Faculty of PhilosophyPhilosophy – Bachelor 25%

“Philosophising” is at times equated with an abstract discussion of the “big questions”. Even if one sometimes discusses what can be called “the big questions” during one's studies, it is not a matter of immediately ascending eloquently to the Olympus of knowledge, but rather of first acquiring, in small steps, the tools to adress the “big questions” in a dignified and precise manner. This includes, on the one hand, training in the art of rational argumentation; on the other hand, guided reading of central philosophical texts. 

Facts & Formalities

DegreeBachelor of Arts
Type of programmeUndergraduate
Start of programmeWinter semester only
Standard period of study6 semesters
Language(s) of instructionusually German
Fees and contributions151.05 € / Semester
Application procedureSubjects with no admission restrictions
Application deadlinesInformation about deadlines can be obtained after you have put together a degree program.
Part-time optionYes

Course Content

A broad differentiation is generally made between theoretical and practical philosophy; the former considers, for example, the possibilities and limits of knowledge, the structure of consciousness, the relationship of the mind and material, or the frequently debated question as to why anything exists at all rather than nothingness. Practical philosophy considers human behaviour in the broader sense, asking what human actions are, what role human intentions play, and what humans may, should or can justifiably do.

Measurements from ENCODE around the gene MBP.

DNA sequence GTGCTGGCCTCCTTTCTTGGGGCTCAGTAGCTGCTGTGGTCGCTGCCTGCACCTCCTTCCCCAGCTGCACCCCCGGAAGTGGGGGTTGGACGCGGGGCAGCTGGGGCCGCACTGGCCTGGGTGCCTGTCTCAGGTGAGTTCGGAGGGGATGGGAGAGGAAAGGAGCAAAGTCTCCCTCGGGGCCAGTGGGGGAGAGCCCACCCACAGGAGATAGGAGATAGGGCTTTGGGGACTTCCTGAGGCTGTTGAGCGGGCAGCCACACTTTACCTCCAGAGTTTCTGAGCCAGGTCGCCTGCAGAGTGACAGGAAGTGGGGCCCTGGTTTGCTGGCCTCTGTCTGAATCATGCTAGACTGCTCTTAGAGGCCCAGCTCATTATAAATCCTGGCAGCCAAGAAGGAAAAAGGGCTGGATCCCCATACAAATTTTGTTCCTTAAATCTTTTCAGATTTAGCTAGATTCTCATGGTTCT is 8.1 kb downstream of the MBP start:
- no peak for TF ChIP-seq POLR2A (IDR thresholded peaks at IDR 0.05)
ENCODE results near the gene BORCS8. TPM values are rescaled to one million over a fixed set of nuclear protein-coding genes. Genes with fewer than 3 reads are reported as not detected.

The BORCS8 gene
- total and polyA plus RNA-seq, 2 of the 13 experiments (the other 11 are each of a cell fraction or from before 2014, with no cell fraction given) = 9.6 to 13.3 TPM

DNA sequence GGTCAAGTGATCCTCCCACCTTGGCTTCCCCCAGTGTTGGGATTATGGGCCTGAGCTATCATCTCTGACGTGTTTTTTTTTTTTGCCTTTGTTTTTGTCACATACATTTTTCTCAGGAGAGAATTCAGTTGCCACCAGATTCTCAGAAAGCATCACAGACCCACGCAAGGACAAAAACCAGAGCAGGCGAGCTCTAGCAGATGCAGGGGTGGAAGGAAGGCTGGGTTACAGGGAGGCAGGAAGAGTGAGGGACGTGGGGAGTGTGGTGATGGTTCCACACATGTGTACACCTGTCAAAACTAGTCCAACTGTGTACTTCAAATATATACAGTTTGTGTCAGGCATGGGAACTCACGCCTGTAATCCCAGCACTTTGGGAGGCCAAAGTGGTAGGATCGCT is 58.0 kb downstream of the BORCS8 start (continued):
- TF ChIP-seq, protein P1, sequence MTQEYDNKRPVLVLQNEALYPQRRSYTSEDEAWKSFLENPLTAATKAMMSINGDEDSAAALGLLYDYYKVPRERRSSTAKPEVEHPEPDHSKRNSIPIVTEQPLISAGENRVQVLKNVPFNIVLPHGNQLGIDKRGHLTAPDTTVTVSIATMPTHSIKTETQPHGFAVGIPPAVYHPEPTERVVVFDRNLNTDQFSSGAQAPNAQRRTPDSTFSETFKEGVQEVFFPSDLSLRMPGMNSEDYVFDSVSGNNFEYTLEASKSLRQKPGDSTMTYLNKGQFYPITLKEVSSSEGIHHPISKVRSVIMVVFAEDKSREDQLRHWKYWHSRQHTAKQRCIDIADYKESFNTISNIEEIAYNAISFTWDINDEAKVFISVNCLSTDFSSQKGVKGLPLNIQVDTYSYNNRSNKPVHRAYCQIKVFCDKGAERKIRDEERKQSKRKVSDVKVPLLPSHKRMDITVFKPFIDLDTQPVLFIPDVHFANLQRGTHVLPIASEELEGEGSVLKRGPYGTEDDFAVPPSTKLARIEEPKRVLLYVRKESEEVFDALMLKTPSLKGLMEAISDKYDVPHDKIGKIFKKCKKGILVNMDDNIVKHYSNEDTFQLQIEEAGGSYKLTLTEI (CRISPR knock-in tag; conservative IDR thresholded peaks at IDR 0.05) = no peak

Philosophy often involves simultaneous study of classical texts, philosophical history and consideration of systematic questions (such as epistemology, ethics and aesthetics).

Anyone who studies Philosophy will notice that the subject is highly diverse. At the end of your studies, you will probably know the various disciplines, but you will hardly have exhaustive knowledge of each area. The discussions in the disciplines are too specialised for that. One will probably develop a particular interest in one or the other discipline, over time specialising in it. For those who are looking for such a specialisation, it is a good idea to complete a Master's degree after graduating with a Bachelor's degree.

Course Structure

The degree programme is modular. The introductory course (Propädeutikum) “Introduction to Philosophy” should be attended in the first two semesters. Following this, students complete modules in systematic philosophy, and the history of philosophy. From the third semester onwards, the main seminar in the Philosophy specialisation area is freely chosen. 

For each course or lecture, students will be able to complete a different form of assessment: a term paper or a combination of other forms of assessment. A minimum number of term papers must be written in the entire philosophy programme: at least one term paper is written in the 25% programme. 

As soon as a module with at least six credit points has been completed, the orientation examination is considered to have been passed.

Students are required to submit documentation certifying basic knowledge in Latin or classical Greek in the 25% degree programme by the time they register for the Bachelor's thesis at the latest; proof of language proficiency is not an admission requirement!

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